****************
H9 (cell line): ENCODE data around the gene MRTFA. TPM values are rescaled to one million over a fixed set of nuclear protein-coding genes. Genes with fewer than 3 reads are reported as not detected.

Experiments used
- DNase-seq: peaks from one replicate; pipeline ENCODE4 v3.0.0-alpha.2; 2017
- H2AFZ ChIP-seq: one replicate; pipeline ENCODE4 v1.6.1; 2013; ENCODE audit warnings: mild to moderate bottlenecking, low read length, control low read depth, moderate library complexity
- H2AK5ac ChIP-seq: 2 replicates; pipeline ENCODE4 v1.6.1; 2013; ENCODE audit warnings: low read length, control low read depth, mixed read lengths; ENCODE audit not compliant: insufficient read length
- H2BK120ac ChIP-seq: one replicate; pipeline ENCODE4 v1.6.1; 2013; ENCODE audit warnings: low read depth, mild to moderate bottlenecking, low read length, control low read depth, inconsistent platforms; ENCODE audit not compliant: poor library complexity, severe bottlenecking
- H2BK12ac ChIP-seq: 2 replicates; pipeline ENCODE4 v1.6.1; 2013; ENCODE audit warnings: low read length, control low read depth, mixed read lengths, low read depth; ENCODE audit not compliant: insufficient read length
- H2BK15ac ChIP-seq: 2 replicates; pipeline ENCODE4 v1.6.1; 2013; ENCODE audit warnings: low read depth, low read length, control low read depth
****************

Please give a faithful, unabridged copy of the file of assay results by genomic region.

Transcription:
H9 (cell line): ENCODE data around the gene MRTFA. TPM values are rescaled to one million over a fixed set of nuclear protein-coding genes. Genes with fewer than 3 reads are reported as not detected.

Experiments used
- DNase-seq: peaks from one replicate; pipeline ENCODE4 v3.0.0-alpha.2; 2017
- H2AFZ ChIP-seq: one replicate; pipeline ENCODE4 v1.6.1; 2013; ENCODE audit warnings: mild to moderate bottlenecking, low read length, control low read depth, moderate library complexity
- H2AK5ac ChIP-seq: 2 replicates; pipeline ENCODE4 v1.6.1; 2013; ENCODE audit warnings: low read length, control low read depth, mixed read lengths; ENCODE audit not compliant: insufficient read length
- H2BK120ac ChIP-seq: one replicate; pipeline ENCODE4 v1.6.1; 2013; ENCODE audit warnings: low read depth, mild to moderate bottlenecking, low read length, control low read depth, inconsistent platforms; ENCODE audit not compliant: poor library complexity, severe bottlenecking
- H2BK12ac ChIP-seq: 2 replicates; pipeline ENCODE4 v1.6.1; 2013; ENCODE audit warnings: low read length, control low read depth, mixed read lengths, low read depth; ENCODE audit not compliant: insufficient read length
- H2BK15ac ChIP-seq: 2 replicates; pipeline ENCODE4 v1.6.1; 2013; ENCODE audit warnings: low read depth, low read length, control low read depth